The duration of quasar (QSO) accretion episodes is a key quantity for distinguishing between models for the formation and growth of supermassive black holes, QSO evolution, and the potential feedback effects on their host galaxies. However, this critical timescale, often referred to as the QSO lifetime, is still uncertain by orders of magnitude t_Q~10^4-10^9 yr. The intense UV radiation from a QSO dramatically alters the ionization state of its surrounding intergalactic medium (IGM), which is observable as enhanced Lyman-alpha transmission toward the QSO in its so-called proximity zone. HST/COS spectra of far-UV bright QSOs probing the HeII Lyman-alpha forest provide a unique opportunity to make precise lifetime measurements for individual QSOs. Indeed, the size of the HeII proximity zone depends sensitively on the QSO lifetime for t_Q<30 Myr, comparable to the e-folding timescale for SMBH growth t_S=45 Myr. We have compared the sizes of HeII proximity zones to theoretical models generated by post-processing cosmological hydrodynamical simulations with 1D radiative transfer, which allows us to measure individual QSO lifetimes to 0.2 dex precision. An analysis of 24 archival HST/COS spectra has revealed a surprisingly broad distribution of lifetimes ranging from <1 to >30 Myr. These results point to complex QSO light curves that exhibit structure on a wide range of timescales. By leveraging a new sample of FUV-bright QSOs selected from GALEX, SDSS, PanSTARRS and WISE, we request 32 orbits of HST/COS to double the number of QSOs to which we can apply this exciting new technique, which will allow us to make the first measurement of the distribution of QSO lifetimes.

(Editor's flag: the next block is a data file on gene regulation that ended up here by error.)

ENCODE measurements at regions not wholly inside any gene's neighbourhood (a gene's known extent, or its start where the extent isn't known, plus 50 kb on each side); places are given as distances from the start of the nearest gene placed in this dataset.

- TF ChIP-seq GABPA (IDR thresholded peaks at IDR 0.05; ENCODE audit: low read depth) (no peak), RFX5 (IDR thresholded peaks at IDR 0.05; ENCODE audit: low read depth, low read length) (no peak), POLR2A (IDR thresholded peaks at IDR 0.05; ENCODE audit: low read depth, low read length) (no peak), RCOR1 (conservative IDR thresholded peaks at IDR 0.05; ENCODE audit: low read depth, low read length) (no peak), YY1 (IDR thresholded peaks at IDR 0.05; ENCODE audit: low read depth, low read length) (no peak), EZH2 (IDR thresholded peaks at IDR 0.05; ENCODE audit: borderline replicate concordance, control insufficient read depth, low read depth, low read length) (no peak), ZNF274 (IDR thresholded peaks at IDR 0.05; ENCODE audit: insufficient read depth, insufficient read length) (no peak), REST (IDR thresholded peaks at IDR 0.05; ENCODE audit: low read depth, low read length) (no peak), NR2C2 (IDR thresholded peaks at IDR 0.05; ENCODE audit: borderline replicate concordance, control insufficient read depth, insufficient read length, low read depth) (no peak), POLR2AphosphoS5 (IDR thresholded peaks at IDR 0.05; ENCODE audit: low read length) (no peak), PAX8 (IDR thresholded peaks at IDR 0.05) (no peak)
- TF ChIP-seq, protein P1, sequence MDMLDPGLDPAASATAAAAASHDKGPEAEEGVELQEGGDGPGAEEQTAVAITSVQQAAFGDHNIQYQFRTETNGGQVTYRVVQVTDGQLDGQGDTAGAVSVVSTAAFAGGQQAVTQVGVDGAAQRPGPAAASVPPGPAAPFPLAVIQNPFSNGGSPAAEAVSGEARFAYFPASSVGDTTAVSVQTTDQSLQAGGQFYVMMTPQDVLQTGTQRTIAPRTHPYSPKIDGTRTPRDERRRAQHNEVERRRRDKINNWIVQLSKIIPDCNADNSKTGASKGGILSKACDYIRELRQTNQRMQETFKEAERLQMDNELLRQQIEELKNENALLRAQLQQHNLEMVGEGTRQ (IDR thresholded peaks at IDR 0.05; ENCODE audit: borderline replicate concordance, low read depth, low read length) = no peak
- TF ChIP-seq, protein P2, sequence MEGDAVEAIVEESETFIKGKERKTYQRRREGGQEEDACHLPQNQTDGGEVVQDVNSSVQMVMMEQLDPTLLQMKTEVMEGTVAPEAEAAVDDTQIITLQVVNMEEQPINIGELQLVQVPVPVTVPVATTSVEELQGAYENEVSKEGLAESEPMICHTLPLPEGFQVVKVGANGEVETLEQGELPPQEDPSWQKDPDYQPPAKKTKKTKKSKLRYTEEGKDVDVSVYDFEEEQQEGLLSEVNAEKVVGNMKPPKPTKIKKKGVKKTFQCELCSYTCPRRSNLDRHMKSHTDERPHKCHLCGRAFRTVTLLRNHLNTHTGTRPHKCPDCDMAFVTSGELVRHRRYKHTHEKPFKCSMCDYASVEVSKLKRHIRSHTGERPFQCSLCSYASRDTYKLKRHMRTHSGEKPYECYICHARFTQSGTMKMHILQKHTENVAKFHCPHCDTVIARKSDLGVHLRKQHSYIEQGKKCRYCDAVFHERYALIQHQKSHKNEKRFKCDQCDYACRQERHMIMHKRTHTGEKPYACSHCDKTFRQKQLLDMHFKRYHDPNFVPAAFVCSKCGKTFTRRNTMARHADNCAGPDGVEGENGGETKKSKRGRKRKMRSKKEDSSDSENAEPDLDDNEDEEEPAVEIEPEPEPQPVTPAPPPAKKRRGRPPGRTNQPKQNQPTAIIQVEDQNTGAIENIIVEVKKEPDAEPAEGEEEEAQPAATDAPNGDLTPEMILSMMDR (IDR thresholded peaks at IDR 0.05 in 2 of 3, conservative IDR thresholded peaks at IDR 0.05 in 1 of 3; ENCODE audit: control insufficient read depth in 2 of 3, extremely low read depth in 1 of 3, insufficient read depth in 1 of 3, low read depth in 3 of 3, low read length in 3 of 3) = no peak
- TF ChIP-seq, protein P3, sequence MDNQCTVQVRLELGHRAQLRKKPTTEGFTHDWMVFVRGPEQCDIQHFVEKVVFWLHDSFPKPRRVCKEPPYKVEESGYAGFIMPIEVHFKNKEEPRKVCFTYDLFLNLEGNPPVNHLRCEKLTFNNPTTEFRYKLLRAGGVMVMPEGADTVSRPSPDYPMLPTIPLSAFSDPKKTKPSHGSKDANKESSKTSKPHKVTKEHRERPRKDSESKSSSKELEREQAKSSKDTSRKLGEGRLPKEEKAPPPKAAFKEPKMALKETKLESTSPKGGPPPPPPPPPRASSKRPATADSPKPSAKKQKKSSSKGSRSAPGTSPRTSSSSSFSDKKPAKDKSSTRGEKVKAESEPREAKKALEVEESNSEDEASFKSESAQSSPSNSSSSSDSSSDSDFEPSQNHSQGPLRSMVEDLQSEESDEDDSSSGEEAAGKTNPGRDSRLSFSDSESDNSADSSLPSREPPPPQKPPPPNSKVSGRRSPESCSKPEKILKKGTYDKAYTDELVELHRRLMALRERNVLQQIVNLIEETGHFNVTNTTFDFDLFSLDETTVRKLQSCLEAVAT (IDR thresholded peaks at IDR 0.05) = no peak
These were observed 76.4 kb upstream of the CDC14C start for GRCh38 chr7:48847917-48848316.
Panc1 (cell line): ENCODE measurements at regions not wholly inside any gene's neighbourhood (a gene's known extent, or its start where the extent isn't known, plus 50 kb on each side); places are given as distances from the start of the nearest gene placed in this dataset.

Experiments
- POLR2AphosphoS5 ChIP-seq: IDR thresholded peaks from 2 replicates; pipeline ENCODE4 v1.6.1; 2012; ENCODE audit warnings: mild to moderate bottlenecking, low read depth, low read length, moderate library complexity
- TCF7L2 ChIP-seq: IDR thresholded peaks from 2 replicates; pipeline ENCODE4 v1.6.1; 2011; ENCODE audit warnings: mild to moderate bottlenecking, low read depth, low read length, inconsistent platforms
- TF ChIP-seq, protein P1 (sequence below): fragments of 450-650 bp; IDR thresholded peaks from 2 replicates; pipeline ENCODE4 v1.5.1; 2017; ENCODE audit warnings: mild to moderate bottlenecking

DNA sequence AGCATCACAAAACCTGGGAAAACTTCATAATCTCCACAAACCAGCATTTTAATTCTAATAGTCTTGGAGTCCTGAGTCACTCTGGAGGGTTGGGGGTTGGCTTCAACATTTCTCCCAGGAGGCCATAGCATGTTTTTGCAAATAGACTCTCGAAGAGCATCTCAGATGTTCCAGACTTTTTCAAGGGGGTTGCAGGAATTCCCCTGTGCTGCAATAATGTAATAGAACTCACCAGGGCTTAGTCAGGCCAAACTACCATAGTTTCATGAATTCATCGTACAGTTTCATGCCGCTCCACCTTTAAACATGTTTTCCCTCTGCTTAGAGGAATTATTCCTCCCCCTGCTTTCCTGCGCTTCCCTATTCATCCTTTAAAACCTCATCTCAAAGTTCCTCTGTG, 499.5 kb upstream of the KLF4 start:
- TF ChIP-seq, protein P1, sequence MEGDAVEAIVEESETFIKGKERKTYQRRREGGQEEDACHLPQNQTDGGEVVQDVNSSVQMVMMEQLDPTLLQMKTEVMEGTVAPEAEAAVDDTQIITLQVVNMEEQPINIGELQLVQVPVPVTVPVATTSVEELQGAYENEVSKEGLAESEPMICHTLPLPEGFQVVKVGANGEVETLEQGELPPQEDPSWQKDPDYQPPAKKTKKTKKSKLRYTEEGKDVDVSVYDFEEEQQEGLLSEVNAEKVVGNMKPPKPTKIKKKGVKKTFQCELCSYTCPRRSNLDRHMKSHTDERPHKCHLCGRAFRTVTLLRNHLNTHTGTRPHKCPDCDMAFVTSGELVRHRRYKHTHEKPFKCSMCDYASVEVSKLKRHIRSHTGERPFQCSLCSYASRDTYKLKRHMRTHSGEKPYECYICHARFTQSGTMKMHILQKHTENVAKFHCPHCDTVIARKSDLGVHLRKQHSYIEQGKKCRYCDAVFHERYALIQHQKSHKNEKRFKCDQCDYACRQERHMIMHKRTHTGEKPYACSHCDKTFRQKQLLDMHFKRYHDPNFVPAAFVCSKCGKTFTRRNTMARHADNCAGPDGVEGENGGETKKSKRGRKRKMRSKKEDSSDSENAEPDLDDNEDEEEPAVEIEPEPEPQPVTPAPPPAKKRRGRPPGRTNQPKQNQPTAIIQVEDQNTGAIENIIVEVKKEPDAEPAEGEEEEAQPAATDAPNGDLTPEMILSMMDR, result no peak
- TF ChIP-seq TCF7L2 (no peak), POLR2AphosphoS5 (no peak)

- Pub Date:
- May 2020